Joan Laage stopped by Nickelsville to address the upcoming butoh dance performance; Nate gave her a tour and they discussed organizational details. Nate will be talking to Scott about securing a date and get back to Joan on this.
Scott's weekly letter to supporters is almost all about moving preparations:
Greeting from Nickelsville!
It has been another busy week for us and we are still working non-stop to find a permanent site. Our efforts include:
A meeting with Councilperson Nick Licata and a strong contingent from last falls "Mayors Encampment Panel.'
A tour and chat with Councilperson Tim Burgess. He reported that Lake City Community and Business Leaders both had positive reviews of Nickelsville.
An evening community meeting with Deputy Mayor Daryl Smith, where the future need for an interim survival mechanism for the Lake City community was expressed by Share/Wheel, the Mennonite Church, Local Homeless Advocates, and ourselves. (Also mentioned was that Nickelsville is moving on May 15th, with thanks.) Deputy Smith was encouraging, articulate and optimistic. He said that a lot of things were still on the table to be worked out.
An important discussion, with the Leadership Team at El Centro De La Raza, was held to plan for the future. Once we have a workable Request for Investment Proposal for the Sunny Jim site, the dialogue
will continue to create a partnership for the betterment of all.
A meeting with a sub-committe of the Lake City Taskforce to End Homelessness. Many different ideas are still under consideration, but we all agreed upon the great need for Old Firestation 39 to continue to be open for the homeless community (with new management) after May15th.
We were invited to a Persian New Year Celebration sponsored by a UW student that featured. phenomenal traditional dancers to say the least.
There will be many events during our last week at Nickelsville - get
them down in your calendar now!:
Sunday the 8th will be our last Mandatory Meeting and Tent Clean Up day. Monday the 9th is Red Beans and Rice Day, followed by our last day of rest on Tuesday. Wednesday the 11th, as always, is the Central Committee. Thursday the 12th will be Music night, with surprise guests and chili-dogs. On Friday the 13th the Nickelodeons will challenge bad luck with the Black Cat Caravan which will proceed from Nickelsville to City Hall in the mid afternoon. There our elected officials will be reminded that Sunday is move day.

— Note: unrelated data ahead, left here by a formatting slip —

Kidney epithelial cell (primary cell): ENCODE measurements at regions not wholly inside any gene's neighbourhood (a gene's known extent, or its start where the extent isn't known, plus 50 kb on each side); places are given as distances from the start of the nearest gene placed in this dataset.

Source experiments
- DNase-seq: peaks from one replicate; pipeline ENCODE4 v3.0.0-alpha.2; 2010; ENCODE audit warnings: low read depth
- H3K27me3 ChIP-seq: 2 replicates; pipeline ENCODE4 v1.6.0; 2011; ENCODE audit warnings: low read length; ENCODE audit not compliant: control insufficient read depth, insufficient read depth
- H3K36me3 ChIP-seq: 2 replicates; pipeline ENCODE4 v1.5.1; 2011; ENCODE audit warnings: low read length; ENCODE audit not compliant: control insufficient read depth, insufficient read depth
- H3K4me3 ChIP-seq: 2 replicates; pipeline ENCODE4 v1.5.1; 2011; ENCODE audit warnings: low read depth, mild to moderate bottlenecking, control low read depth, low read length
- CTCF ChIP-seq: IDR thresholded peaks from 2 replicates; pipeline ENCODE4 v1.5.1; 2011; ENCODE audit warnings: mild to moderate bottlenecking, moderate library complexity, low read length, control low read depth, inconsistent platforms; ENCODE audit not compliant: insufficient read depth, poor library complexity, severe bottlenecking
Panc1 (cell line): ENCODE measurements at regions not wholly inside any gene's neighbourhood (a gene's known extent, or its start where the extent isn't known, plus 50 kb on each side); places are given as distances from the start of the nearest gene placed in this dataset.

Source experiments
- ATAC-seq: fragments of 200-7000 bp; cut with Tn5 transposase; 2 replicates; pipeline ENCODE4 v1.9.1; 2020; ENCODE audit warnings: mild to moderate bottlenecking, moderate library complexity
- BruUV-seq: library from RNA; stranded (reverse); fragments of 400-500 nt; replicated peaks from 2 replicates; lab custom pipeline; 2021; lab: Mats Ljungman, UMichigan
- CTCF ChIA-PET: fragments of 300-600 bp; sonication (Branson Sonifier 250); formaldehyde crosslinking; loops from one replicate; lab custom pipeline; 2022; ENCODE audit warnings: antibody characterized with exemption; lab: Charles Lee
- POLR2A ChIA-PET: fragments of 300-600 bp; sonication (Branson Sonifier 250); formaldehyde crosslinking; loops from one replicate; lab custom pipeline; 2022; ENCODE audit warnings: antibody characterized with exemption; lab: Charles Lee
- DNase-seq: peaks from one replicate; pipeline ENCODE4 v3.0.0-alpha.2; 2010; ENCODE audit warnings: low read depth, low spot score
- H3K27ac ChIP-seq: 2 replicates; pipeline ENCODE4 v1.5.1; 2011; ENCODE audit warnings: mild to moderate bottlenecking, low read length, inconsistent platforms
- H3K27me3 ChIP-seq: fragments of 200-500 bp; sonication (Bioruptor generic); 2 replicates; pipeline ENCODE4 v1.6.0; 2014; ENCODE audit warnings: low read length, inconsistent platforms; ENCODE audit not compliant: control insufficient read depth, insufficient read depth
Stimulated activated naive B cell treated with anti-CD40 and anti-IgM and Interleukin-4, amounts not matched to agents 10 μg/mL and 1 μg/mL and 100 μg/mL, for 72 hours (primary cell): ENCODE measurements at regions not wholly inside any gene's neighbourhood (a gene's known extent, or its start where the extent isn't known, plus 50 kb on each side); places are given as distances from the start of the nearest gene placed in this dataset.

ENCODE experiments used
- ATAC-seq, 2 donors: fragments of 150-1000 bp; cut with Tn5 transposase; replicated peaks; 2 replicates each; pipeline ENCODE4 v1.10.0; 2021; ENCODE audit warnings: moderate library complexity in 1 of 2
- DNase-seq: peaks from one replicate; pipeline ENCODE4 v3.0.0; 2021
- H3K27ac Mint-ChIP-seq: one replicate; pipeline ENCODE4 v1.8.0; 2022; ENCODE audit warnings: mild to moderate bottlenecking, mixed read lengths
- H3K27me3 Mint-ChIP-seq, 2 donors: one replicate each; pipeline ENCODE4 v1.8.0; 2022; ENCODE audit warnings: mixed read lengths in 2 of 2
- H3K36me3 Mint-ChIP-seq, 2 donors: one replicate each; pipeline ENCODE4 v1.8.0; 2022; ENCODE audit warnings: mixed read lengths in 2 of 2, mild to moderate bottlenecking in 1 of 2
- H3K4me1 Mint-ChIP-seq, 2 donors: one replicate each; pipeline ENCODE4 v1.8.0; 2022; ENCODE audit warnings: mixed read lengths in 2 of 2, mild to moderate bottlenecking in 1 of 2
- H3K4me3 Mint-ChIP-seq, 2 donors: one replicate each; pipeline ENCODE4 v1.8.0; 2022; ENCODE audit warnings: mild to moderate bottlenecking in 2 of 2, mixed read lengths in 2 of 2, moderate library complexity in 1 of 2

Saturday will be de-crudification day at the Old Firehouse. Your participation in moving excess belongings to the dump will be greatly appreciated. We want to leave the Old Firehouse in as good of shape as when we came! The Nickelsville Pets will be sent to volunteer Pet Farms for the reminder of the weekend, in preperation for the move.
Sunday will not be a day of rest, but it will be a day of worship at the Old Firehouse. Final packing will finish in the morning. At 3 PM we hope the Religious Community will join us in worship, and at 5 PM
the trucks, cars, and other vehicles will head out to the permanent site.
You are needed - so we hope you'll be there with us!
CAUTION - Keep your ears open and your eyes peeled. Times may change with short notice!
PS: Our current needs include 33 gallon garbage bags, twine, permanent markers, duct tape, nails, and toilet paper.
Here is a NPR story on Nickelsville which KUOW run on February 11, 2011:
Homeless Camp Puts Down Roots With Seattle's OK
|In July 2009, Ion Gardescu lifts up his tent to shake debris out as he breaks camp at Nickelsville. Ted S. Warren/AP|
'There Needs To Be A Place For Them'
Seattle's camp is dubbed Nickelsville — as a jab at the city's former mayor Greg Nickels, who tried to shut it down. The camp came together about three years ago and has moved 17 times since then.
On a recent Sunday night, Nickelsville was full to capacity. About 100 of Seattle's more than 8,000 homeless people live there. For now, it's set up at an old firehouse in the city's north end, next to a stretch of strip malls. The parking lot is packed with tents.
Around 6 p.m., people start to wander inside. "Nickelsville does take pets and children," says Peggy Hotes, one of the camp's organizers. "I think we have around nine dogs and eight cats."
The rest of the story is here (text and audio)